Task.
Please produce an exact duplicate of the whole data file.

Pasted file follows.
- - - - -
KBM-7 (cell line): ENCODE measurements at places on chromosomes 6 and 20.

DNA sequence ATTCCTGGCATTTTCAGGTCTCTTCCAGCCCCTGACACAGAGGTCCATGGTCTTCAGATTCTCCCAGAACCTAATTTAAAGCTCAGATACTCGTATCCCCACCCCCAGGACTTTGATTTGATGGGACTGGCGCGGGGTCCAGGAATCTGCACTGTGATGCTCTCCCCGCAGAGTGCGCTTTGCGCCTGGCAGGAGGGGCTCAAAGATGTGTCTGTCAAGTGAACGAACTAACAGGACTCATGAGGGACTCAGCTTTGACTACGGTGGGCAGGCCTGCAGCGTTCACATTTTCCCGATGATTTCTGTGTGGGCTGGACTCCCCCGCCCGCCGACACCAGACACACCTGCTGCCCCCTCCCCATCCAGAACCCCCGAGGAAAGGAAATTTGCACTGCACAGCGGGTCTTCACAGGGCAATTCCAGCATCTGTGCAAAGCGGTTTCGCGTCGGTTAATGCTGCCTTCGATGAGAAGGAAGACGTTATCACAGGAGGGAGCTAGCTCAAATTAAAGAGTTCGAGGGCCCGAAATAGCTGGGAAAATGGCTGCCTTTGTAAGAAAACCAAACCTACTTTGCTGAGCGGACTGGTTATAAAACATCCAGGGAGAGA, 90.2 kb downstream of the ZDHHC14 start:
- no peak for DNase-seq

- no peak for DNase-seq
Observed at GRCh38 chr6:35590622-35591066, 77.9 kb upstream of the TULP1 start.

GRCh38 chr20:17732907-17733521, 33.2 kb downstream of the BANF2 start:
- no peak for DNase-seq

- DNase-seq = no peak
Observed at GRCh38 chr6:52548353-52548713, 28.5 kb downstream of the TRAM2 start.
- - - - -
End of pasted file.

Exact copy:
KBM-7 (cell line): ENCODE measurements at places on chromosomes 6 and 20.

DNA sequence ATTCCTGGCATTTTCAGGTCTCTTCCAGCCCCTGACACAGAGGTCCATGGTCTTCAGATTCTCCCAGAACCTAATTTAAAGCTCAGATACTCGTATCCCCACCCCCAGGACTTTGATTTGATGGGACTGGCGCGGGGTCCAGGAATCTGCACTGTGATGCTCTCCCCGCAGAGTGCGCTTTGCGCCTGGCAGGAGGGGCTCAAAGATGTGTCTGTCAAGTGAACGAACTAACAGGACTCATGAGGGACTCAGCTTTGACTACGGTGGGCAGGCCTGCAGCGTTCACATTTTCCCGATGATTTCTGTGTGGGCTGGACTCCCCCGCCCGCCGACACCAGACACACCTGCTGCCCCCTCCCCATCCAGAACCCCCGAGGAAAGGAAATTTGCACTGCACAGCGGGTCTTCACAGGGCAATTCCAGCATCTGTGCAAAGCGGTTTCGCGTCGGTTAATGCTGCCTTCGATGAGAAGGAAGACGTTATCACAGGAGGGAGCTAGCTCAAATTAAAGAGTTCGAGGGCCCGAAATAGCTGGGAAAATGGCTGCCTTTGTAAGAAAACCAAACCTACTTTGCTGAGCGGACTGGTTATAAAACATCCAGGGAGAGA, 90.2 kb downstream of the ZDHHC14 start:
- no peak for DNase-seq

- no peak for DNase-seq
Observed at GRCh38 chr6:35590622-35591066, 77.9 kb upstream of the TULP1 start.

GRCh38 chr20:17732907-17733521, 33.2 kb downstream of the BANF2 start:
- no peak for DNase-seq

- DNase-seq = no peak
Observed at GRCh38 chr6:52548353-52548713, 28.5 kb downstream of the TRAM2 start.